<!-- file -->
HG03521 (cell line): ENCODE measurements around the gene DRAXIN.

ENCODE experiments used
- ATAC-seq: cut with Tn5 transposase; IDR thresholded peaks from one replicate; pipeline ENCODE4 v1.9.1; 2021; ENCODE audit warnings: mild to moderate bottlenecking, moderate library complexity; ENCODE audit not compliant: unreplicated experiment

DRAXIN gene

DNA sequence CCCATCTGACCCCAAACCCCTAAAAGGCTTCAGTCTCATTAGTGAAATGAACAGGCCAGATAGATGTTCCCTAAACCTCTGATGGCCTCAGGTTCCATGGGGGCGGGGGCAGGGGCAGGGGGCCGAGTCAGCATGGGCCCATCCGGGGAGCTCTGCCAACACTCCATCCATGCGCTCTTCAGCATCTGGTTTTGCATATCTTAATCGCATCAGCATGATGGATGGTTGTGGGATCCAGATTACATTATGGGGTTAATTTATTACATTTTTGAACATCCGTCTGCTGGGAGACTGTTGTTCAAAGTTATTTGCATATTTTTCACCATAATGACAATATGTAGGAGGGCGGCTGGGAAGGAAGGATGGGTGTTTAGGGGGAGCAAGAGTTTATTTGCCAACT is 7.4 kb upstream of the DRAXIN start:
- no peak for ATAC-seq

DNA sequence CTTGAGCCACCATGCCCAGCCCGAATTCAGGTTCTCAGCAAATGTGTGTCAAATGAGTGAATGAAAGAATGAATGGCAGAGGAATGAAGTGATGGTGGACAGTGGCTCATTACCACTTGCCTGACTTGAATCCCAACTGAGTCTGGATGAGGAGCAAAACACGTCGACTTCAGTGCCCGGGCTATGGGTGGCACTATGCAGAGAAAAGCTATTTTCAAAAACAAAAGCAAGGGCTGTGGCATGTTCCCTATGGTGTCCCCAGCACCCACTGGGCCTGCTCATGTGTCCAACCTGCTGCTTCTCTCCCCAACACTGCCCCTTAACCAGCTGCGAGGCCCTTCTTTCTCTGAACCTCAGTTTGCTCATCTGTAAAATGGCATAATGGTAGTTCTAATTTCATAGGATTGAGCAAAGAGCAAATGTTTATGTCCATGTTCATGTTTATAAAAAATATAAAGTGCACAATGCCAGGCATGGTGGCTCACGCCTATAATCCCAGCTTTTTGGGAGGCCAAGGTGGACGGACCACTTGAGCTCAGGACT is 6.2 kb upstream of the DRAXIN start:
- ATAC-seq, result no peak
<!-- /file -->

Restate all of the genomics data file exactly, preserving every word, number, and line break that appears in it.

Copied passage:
HG03521 (cell line): ENCODE measurements around the gene DRAXIN.

ENCODE experiments used
- ATAC-seq: cut with Tn5 transposase; IDR thresholded peaks from one replicate; pipeline ENCODE4 v1.9.1; 2021; ENCODE audit warnings: mild to moderate bottlenecking, moderate library complexity; ENCODE audit not compliant: unreplicated experiment

DRAXIN gene

DNA sequence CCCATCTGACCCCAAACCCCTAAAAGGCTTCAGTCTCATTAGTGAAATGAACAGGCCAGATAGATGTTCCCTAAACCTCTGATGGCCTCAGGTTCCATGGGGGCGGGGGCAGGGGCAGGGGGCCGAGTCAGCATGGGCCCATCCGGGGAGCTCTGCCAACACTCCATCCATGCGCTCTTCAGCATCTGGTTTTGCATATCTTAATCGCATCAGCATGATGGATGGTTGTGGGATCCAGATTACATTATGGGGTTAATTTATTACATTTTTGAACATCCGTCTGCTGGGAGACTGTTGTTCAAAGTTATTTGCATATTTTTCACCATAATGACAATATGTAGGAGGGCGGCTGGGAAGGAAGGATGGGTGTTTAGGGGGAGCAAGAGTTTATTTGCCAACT is 7.4 kb upstream of the DRAXIN start:
- no peak for ATAC-seq

DNA sequence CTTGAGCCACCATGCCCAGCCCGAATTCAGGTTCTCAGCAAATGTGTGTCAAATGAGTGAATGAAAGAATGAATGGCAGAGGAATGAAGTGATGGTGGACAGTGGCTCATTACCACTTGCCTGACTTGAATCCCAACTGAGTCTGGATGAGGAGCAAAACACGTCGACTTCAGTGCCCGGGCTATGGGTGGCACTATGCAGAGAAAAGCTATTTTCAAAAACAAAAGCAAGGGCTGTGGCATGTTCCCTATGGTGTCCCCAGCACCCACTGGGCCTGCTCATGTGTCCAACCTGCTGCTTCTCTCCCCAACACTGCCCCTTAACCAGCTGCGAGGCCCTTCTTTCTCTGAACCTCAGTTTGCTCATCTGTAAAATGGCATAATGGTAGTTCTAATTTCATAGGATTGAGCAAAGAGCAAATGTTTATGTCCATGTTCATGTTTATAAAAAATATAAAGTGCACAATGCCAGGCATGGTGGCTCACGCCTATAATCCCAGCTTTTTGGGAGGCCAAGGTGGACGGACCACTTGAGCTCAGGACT is 6.2 kb upstream of the DRAXIN start:
- ATAC-seq, result no peak